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If you love RGB, prominent branding and hexagons, the Alienware m17 R3 has the look for you. Out of the box, this laptop is pure gamer premium. Encased in a white shell with a stylized “17” and an Alienware logo printed on the back, the most noticeable feature from the outside is the sheer amount of room for air intake and exhaust, nearly all of which features grills in an unusual shape. 

Aside from two small diagonal grills on either of the laptop’s sides, these cutouts decorate the machine’s back and underside in honeycomb patterns. Opening the laptop reveals another set of honeycombs above the keyboard, which features 4-zone RGB (or per-key RGB as an optional add-on), a minimal font and a tenkey design. A reflective bezel also surrounds the display, where “Alienware'' is printed along the bottom. True to the brand’s reputation, all of these features come together with a clever combination of curves and angles to lend the Alienware m17 R3 a feeling akin to a spaceship.

Like a spaceship, then, the Alienware m17 R3 is a large machine, coming in at 15.7 x 11.6 x 0.9 inches and 6.6 pounds. That puts it an inch longer and thicker as well as a pound heavier than competitors like the Gigabyte Aero 17 HDR XB from earlier this year (15.6 x 10.6 x 0.8 inches and 5.5 pounds) as well as several inches and pounds over this year’s more discrete MSI GS66 Stealth (14.2 x 9.7 x 0.7 inches and 4.6 pounds). Those designs, however, used Nvidia’s Max-Q graphics cards, while this larger machine can use one at full power.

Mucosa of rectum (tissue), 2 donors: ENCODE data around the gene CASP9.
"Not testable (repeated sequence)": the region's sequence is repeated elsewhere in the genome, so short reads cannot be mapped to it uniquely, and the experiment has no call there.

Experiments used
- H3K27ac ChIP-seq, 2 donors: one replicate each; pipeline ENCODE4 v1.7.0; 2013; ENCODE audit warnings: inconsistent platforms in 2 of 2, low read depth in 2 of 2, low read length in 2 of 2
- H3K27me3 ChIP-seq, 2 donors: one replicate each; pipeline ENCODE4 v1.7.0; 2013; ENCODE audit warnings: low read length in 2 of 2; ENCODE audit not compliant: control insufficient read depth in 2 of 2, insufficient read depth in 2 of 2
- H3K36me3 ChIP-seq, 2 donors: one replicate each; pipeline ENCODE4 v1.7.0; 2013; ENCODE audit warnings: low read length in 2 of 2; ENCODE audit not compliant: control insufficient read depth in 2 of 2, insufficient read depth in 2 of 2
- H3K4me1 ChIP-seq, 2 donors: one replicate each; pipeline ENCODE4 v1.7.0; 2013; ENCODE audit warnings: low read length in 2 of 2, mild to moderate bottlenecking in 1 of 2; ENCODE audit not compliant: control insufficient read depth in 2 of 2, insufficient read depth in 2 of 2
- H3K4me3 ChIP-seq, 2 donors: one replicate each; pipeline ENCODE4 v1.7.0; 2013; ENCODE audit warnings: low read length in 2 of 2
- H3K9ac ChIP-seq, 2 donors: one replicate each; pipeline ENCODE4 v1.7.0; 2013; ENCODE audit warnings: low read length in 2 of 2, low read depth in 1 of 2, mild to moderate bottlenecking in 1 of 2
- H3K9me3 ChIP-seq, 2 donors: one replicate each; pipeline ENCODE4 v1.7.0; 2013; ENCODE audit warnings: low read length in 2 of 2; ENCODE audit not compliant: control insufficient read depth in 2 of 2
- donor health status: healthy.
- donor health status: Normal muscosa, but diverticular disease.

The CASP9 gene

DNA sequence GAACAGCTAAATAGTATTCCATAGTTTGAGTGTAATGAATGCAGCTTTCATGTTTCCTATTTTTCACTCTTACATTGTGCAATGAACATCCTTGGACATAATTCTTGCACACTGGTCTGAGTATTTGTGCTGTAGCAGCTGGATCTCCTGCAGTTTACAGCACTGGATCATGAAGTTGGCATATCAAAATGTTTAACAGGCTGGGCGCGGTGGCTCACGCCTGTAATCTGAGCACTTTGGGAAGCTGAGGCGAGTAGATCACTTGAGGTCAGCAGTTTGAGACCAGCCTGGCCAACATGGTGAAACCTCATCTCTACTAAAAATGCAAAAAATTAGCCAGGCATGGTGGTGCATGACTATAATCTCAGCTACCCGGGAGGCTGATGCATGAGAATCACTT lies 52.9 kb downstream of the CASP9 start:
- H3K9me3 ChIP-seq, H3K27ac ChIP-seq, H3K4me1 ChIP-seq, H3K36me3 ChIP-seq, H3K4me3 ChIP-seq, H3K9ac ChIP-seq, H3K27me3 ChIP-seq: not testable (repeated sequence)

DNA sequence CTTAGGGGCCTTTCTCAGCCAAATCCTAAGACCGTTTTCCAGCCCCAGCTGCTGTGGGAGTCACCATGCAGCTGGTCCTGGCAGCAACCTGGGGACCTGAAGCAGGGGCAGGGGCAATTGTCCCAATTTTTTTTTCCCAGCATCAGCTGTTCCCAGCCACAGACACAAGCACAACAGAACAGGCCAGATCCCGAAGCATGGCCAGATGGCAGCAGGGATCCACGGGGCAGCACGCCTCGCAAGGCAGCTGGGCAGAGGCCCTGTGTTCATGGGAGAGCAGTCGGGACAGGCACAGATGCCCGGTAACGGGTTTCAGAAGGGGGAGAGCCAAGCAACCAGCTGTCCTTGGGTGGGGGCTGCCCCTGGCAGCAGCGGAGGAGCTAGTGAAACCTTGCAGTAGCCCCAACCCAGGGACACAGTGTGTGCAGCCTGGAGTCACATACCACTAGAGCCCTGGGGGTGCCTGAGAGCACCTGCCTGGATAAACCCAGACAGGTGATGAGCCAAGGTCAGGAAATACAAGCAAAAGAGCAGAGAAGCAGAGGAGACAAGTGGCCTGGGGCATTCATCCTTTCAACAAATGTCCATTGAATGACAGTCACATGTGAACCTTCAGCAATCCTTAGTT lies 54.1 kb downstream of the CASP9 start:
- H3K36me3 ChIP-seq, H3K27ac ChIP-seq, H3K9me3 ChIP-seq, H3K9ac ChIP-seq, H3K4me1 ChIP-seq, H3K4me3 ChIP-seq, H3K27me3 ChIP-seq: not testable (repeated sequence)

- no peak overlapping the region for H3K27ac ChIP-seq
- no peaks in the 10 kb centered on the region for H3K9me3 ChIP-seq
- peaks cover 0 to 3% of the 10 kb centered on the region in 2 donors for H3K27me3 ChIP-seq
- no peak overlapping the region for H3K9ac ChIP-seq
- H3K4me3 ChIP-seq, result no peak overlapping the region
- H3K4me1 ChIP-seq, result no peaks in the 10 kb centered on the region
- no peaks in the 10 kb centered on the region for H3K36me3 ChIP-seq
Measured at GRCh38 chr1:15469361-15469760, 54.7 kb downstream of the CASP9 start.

Coming in a sturdy magnesium alloy shell, the Alienware m17 R3 is a well made laptop with durability to match its heft. Solid throughout, the inside of the laptop feels thick, well-protected and comfortable to rest your hands on, while the back of the display doesn’t flex inwards under pressure. It almost feels like it could survive a drop, though I wouldn’t recommend it.

Ports on the Alienware m17 R3 are abundant and varied. Starting on the laptop’s left side, you'll find an RJ-45 Ethernet connection, one USB 3.1 Gen 1 Type-A port and one 3.5mm combination headphone and microphone jack. The right side has two additional USB 3.1 Gen 1 Type-A ports as well as a microSD card reader. That alone isn’t necessarily impressive, but the m17 R3 also has several ports along its back, including an HDMI 2.0b port, a Mini-Display port, a Thunderbolt 3 port and a proprietary connector for Alienware’s external graphics amplifier boxes. 

Gaming Performance on Alienware m17 R3